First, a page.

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Tour to the game fair in Essen 16-21 of October 2001

Tuesday 16th of October
I left work early to drive to drive to Gothenburg to meet my friends Magnus Lundgren (ML), his wife Sus (SL) and Tobias Bende (TB). We took a quick meal on a Malaysian restaurant before we went aboard the ferry to Kiel.

Of course had we brought a couple of small games this way as well, although we had planned to buy new ones.... We went to the library and café, which is a calm place with good tables.

"Mystic War" was first played. A pretty old and chaotic card game, where you mark your current status on a player mat. You try to reach your secret victory goal, buy playing resource cards as followers, mystic power and gold cards on yourself and dragons on your opponents. There are spell cards, event cards and deity cards, which gives give you advantages and protection. The different powers, which depends of how far you are on the mat makes it extra interesting. Although the chaos factor is high, I like this game quite much and rate it 7 (out of 10). ML=6, SL=6, TB=6 (mainly because they thought the game became a bit long.

"Family Business" was a card game that Tobias had brought with him. It’s a card game with a gangster theme. Each player starts with 9 (?) gangsters and you try to put contract on the other players gangsters to get them killed. There are some defence cards to play, as well as cards to start a mob war (the first on the contract list is killed automatically for each new players turn) etc. A really chaotic, luck-driven game but OK as a time-killer as the game is pretty quick. It has an apparent kingmaker problem. CGS=4, ML=5, TB=5.

Wednesday 17th of October
After breakfast did we roll off the ferry at 9 a.m. About 480 km to drive to Essen. We spent some time brainstorming around a game idea Sus have…. Maybe she brings a game prototype of her own next time? We learnt what the German word "Stau" means, as the traffic was veeeery slow during 8 km.

It was already about 4 p.m. when we had checked in and walked to the fair. There were a lot of activities among the exhibitors, but it gave an empty feeling walking around in the fair halls, which would be invaded in the morning. By Eurogames did we meet Bruno Faidutti and we found some of the Warfrog staff and spoke some with them and got a short walkthrough of their game "Liberté". We bought some games at the "used game" counters, as it was a lot of commerce there. I found "Odysseus" and "Drünter und Drüber" there. I also got a copy of "Das Amulet". We met Fréderic Taton and his Belgian friends. By the used game a Swede spoke to us a bit surprised, as he thought he knew most Swedes who went to the fair. This was Dan Glimne, the designer of Dungeonquest and Svea Rike among other good games!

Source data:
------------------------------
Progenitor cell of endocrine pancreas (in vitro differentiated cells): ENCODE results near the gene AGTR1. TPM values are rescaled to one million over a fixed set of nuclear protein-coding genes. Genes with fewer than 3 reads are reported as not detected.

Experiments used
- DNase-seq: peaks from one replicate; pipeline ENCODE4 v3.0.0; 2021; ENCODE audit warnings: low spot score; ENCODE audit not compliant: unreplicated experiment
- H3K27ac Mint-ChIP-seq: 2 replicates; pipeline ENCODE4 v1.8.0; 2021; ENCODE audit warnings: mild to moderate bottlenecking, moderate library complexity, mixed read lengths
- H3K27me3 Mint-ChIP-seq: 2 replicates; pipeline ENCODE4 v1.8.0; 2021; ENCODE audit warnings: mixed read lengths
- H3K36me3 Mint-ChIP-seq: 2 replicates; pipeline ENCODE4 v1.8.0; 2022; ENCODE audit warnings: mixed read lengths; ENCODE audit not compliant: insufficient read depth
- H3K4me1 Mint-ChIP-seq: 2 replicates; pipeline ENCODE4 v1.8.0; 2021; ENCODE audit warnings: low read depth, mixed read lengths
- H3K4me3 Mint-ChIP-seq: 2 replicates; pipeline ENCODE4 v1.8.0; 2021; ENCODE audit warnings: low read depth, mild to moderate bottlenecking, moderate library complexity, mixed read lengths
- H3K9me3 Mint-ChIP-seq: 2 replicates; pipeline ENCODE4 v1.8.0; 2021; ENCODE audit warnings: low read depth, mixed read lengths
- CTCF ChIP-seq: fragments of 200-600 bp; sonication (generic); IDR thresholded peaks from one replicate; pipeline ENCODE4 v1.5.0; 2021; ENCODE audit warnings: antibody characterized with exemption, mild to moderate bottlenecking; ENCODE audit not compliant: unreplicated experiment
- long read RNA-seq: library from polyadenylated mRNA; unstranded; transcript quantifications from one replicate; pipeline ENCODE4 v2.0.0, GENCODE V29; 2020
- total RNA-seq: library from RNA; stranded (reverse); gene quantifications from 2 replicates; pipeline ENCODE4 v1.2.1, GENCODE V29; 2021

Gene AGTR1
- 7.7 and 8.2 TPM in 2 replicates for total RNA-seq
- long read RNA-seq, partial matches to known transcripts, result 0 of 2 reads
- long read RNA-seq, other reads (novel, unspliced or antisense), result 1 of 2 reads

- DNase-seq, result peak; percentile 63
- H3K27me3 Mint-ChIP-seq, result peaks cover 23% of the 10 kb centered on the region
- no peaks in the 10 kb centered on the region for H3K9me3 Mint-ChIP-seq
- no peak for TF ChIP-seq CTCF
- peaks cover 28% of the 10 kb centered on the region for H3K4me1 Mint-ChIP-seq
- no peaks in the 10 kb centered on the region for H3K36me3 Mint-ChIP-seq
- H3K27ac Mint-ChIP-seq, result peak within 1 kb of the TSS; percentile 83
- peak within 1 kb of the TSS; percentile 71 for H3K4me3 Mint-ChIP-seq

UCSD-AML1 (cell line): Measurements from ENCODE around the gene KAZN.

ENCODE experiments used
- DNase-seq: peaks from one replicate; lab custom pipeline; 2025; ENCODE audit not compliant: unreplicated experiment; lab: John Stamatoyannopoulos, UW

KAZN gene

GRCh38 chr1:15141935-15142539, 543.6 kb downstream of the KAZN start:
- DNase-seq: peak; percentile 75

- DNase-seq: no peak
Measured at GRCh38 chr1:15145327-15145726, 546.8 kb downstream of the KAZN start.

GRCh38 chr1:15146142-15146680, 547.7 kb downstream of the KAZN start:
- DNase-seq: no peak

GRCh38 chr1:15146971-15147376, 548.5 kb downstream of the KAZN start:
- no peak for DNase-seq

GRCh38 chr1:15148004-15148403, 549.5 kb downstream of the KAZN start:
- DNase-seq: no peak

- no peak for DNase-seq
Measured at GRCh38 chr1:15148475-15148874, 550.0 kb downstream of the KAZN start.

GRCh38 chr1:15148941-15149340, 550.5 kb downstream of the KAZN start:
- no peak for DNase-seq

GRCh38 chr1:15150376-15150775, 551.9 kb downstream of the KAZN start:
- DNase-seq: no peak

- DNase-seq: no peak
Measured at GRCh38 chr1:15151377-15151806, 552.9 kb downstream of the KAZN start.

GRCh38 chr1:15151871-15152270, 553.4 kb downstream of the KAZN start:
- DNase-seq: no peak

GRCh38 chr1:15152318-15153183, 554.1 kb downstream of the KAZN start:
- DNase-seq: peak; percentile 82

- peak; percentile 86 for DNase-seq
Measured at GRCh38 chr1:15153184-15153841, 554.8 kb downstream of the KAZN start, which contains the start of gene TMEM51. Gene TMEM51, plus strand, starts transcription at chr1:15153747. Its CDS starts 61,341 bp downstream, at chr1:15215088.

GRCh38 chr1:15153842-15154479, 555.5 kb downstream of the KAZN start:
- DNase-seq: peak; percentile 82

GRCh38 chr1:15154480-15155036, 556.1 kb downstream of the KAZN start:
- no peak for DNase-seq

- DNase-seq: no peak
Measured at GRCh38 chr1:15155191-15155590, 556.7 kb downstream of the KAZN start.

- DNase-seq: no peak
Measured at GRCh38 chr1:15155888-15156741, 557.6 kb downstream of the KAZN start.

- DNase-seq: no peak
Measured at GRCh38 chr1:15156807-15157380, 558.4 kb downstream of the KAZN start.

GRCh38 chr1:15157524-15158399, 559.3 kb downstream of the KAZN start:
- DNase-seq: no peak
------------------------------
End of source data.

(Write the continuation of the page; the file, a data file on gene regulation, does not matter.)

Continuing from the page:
We joined the Belgians plus Bruno Faidutti and Christophe Boelinger (designer of "A Dog’s life") and went to a noisy Mexican restaurant near the fair. It was very crowded and it took a long time to get food and pay afterwards, but we had a great time anyway.

Afterwards did we split up, as some were too tired after the trip for a long evening. We played a 4-player game of "Greyhounds" (Mattel), which is a dog racing game. You betted on the dogs, even those who aren’t your own. You could even decide to avoid betting on your own and play it badly… You can bet on win, place or double. Your cards which are from 2-20 are drawn in three piles after one card is randomly discarded. In each pile are there 3 low and 3 high cards. Each pile is used in each of the 3 races. First race is one lap and only the highest card moves a dog the difference between that card and the next card. If it’s a tie, both are moved compared to the third dog’s card. The second race is 2 laps and you use the 2 highest cards difference to the third card instead. The third race should be with 3 laps and using 3 cards compared to the fourth card, but according to Magnus this is a broken rule, so normally you should use the rules for the second lap again. Unfortunately we forgot to change the rules after the first race…. (CGS=6+, ML=8, SL=7, TB=7+).

Afterwards did Tobias and I join the Warfrog guys as spectators when they played "Liberté". It looks like an interesting game, but a bit too dry for my taste. The way of trying to get dominance in each region reminds me too much of "Web of Power", which I dislike but most people enjoy. Although it seems to be much more varied then "Web of Power" with some cards to give the game some chaos plus some different kind of scorings in the different rounds. If I had had time I wouldn’t mind to play it at least once. What scared me most is that you have to count the influence on the board quite a lot to play well, if you don’t do it intuitively. This might bog down the game with the wrong company.

Thursday 18th of October
We entered the fair around 9 p.m., thanks to our exhibitors pass. First we made a call to Warfrog counter. Then we checked out Doris Matthäus and Frank Nestel’s counter and their new game "Urland", which Frank explained to us. It looked interesting and pretty simple. I had nothing to compare with, as I haven’t played Ursuppe. Then we got the free expansions of 12 flood tiles to "Carcassonne".

Our first gaming for the day was "Friends and Foes", which David Farquhar demonstrated the English copy. It was a pleasure to meet him again. We didn’t really know what to expect, but was surprised what a difference the expansion made to the game "Lord of the Ring". Except that there are two new scenarios – Brie and Isengard, there are also the Foes. Every time you draw the first tile in your turn and this happens to be a good tile (fighting, friendship, hiding or walking) you also turn over the upper card in the "foes" pile. You can ignore him and let someone else kill him if you want, but when you altogether has got 8 foes in a row you have lost the game. On the other hand if you have turned up all 30 enemy cards and defeated them you have won in another way! If you don’t have any foes at the beginning of some scenarios, you might skip them (2 of 3 scenarios) and in that way the game won’t be longer. For example you may go around Moria, but then you also miss Lothlórien. Every character has also an extra ability card, which may be used once per game and a few new Gandalf cards are added. You can destroy the foes in two ways, either through doing what’s written on each card, for example walk three steps nearer Sauron or sacrifice one or two life tokens. If you choose to not play a card in your turn, you before could either draw two cards or back one step from Sauron. Now you add the possibility to destroy one foe.